Results of our SME Confidence Tracker, published by the Daily Telegraph, highlight subdued business confidence in Q3. Our research among 1,000 UK SMEs, shows declining business performance and significantly lower sales expectations for the final quarter, when compared with the same period in 2014.
Investment is also on shaky ground. Less businesses are recruiting, and – overall – investment in people is down 6%, year-on-year.
Though there are small pockets of optimism in both geography and industry, research points to a more cautious and pragmatic approach to the future. Those businesses that are investing are prioritising IT systems and equipment over people.
The results of the Tracker align with the Bank of England’s summary of business conditions for August and September, which shows slowing growth throughout the UK and across key sectors.
Ripples from overseas
Many observers believe that concerns over the stability of the global economy – as a result of declining growth rates in China – have caused anxieties in the UK economy and UK PMI reported the weakest growth since April 2013 in September.
These concerns are compounded by further questions over interest rates in the UK and US, the ongoing debate over EU reform and referendum and low – or negative – inflation we have witnessed in recent months. One can’t forget Russia either.
I believe that there is underlying inflation which is being masked by weak oil prices. If this is the case, when oil prices stabilise, inflation should reappear quickly. It’s likely to be for this reason that the Bank of England continues to discuss the possibility of a rate rise. There is also a reasonable possibility, however, that some of these global concerns will dampen down demand, keeping inflation low. Only time will tell.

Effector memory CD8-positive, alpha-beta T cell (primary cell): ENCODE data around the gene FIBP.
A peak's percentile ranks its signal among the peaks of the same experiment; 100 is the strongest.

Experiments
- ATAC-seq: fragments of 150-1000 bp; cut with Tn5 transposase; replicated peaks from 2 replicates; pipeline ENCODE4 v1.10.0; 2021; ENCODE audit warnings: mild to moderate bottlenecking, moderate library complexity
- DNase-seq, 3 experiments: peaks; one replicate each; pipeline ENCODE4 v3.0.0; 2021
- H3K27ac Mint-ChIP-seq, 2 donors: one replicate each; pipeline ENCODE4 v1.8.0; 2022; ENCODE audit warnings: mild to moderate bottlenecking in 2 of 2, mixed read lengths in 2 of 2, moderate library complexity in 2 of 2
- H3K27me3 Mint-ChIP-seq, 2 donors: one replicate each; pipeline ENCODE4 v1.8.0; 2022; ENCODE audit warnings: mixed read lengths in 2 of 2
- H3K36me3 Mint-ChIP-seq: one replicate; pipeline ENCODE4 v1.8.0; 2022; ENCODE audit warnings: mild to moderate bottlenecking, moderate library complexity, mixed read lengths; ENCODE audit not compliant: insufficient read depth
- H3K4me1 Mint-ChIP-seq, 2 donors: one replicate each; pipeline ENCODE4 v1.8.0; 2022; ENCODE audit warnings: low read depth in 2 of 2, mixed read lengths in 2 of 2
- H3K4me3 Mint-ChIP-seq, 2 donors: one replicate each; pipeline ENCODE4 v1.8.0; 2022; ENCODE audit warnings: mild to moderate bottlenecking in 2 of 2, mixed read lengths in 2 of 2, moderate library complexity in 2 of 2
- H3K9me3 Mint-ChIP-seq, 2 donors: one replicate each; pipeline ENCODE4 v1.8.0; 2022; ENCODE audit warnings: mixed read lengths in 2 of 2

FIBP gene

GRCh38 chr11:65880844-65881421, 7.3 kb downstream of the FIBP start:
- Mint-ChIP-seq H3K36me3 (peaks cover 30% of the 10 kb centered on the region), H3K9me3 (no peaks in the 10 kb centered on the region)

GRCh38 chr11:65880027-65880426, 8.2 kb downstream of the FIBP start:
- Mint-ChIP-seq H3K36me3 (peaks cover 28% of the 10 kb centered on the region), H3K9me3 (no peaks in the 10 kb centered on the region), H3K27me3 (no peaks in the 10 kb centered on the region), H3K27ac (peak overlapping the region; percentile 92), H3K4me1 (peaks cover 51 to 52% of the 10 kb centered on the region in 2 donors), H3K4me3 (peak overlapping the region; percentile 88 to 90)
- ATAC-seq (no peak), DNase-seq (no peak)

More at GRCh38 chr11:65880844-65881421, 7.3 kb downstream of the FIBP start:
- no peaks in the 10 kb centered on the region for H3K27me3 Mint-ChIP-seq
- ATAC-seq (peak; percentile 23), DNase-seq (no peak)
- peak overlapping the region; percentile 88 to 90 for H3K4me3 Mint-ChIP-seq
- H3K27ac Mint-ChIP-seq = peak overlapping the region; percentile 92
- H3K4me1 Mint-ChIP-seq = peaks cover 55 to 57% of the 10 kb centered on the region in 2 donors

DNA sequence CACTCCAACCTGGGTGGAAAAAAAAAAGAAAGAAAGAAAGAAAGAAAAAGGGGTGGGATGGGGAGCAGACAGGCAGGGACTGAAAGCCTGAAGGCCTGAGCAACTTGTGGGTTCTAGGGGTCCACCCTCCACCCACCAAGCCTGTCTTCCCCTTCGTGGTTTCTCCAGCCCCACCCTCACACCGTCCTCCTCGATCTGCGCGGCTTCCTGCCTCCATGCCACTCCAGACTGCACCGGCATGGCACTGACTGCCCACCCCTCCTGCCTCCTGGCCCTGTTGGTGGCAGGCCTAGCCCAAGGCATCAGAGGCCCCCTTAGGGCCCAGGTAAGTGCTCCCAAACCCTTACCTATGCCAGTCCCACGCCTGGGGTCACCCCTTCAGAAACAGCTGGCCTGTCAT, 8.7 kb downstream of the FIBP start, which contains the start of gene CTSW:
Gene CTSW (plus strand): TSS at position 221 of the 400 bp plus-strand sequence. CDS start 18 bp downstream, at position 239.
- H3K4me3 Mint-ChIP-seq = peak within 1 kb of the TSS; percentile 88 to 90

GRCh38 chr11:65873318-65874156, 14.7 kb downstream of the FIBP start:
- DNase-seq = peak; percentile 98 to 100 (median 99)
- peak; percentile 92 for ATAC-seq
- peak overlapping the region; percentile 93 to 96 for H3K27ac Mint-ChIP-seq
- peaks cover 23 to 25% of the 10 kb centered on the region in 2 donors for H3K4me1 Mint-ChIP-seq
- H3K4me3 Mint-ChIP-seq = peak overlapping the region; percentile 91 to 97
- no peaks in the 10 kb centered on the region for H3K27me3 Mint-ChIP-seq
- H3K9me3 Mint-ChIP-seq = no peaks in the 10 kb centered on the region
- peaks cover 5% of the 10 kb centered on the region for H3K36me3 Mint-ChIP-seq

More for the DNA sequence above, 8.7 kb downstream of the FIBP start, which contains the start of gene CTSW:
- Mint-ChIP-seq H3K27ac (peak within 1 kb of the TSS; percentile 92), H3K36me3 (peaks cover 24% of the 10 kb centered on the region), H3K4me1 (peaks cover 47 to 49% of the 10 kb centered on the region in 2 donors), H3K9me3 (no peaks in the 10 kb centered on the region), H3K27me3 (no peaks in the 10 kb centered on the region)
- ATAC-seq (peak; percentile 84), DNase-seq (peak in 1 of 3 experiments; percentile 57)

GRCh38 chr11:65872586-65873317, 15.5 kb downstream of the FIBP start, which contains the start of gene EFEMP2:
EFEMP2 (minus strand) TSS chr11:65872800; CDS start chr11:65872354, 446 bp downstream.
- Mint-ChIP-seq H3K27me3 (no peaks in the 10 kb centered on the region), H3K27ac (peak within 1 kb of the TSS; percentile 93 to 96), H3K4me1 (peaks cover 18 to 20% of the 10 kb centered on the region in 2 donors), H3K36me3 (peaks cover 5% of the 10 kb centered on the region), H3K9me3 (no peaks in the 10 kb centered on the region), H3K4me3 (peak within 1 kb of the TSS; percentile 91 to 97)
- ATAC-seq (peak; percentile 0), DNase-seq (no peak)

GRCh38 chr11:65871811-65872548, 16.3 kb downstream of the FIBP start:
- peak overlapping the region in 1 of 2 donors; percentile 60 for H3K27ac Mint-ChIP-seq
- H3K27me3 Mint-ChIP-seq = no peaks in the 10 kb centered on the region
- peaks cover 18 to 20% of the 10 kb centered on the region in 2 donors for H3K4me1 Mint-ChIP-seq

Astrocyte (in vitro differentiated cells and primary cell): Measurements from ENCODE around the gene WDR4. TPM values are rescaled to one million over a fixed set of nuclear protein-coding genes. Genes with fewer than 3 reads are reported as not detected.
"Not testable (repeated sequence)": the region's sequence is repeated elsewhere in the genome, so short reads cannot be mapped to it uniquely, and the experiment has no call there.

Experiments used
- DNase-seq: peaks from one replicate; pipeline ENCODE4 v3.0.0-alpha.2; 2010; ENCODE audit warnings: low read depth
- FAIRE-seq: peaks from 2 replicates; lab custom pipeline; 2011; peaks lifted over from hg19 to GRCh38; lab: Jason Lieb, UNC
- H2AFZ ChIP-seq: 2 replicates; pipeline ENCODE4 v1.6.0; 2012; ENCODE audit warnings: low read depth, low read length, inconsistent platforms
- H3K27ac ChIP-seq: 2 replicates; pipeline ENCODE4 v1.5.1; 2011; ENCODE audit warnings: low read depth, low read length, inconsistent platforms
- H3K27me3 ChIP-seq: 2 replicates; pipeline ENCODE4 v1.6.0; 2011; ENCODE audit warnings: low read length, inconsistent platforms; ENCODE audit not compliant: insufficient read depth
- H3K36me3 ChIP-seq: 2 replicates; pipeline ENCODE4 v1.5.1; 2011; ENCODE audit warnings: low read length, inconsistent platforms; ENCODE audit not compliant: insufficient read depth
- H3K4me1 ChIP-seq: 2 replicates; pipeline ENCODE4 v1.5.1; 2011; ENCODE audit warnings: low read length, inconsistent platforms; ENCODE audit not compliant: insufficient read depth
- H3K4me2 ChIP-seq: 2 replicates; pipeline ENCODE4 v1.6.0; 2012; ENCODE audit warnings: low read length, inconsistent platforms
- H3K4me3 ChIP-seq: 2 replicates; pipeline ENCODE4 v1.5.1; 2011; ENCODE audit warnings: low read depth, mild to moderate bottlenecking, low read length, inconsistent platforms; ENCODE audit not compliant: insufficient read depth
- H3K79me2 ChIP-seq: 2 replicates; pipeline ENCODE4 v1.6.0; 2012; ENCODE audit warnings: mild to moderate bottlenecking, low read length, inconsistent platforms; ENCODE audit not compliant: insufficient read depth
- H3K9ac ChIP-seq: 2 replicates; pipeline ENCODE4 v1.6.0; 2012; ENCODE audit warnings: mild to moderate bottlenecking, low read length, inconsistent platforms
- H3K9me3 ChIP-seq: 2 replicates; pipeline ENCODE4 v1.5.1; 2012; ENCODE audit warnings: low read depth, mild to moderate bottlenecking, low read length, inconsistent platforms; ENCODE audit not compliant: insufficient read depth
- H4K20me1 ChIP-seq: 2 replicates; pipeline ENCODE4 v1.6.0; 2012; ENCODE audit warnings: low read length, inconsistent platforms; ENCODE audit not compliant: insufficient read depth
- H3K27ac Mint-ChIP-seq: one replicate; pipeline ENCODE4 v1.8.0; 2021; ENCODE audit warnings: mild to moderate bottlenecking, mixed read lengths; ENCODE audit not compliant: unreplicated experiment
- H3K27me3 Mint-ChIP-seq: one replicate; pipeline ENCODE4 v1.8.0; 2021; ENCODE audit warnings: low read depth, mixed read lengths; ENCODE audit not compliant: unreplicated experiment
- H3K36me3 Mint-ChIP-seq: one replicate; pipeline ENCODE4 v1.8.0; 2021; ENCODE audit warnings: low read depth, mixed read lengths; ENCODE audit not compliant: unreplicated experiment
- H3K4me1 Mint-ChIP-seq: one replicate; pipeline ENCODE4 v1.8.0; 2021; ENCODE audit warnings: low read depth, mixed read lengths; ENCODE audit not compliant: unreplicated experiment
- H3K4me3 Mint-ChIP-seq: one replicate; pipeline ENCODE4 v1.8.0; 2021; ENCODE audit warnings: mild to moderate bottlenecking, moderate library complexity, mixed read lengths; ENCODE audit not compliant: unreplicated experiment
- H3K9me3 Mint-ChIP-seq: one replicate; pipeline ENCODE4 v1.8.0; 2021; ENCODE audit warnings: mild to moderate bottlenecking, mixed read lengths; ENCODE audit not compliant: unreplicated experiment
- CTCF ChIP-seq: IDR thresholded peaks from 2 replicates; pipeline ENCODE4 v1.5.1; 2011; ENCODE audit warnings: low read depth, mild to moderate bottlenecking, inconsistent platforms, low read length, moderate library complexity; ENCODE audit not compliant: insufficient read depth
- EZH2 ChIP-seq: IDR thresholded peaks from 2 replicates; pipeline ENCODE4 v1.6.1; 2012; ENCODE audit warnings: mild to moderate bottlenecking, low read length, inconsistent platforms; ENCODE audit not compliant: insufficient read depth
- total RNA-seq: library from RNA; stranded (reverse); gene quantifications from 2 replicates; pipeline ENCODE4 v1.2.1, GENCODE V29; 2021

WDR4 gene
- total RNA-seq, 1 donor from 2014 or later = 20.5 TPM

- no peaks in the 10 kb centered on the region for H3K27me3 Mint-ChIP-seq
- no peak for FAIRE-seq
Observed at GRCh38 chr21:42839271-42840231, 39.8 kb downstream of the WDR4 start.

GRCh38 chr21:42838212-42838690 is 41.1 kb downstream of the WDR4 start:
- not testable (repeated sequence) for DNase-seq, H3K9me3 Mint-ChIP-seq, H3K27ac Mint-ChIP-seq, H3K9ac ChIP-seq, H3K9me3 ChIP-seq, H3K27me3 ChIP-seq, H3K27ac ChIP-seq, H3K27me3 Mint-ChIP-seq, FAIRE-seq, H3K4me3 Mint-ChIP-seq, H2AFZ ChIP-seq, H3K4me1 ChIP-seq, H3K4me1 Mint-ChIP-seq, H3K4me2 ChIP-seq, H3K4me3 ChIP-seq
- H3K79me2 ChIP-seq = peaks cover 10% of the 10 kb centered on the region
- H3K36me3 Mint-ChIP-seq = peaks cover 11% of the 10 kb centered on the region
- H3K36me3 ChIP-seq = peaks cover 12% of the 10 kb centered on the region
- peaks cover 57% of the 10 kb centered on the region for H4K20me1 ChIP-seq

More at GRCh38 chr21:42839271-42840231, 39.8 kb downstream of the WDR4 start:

Problems at home
For SMEs, issues closer to home persist. Bad debt is on the rise, and over a quarter of the businesses we spoke with told us that they have been forced to write-off moneys owed to them in the past year.
Furthermore, late payment continues to act as a barrier to growth with almost half of businesses waiting more than 31 days for payment from customers.
In relation SME lending, things are also wavering. In my 37 years’ experience of lending, I have never witnessed so much money chasing so few business customers. One result of this is lower prices and – while this may be positive for SMEs in the short term – the accompanying rise in risk taken by many lenders is unlikely to end positively. In my experience, the longer a correction takes to arrive, the harder the landing will be.
Whatever the outcome of these domestic and global issues, it seems – for the time being at least – the hopeful optimism of last year has been replaced with anxious uncertainty as we move towards 2016.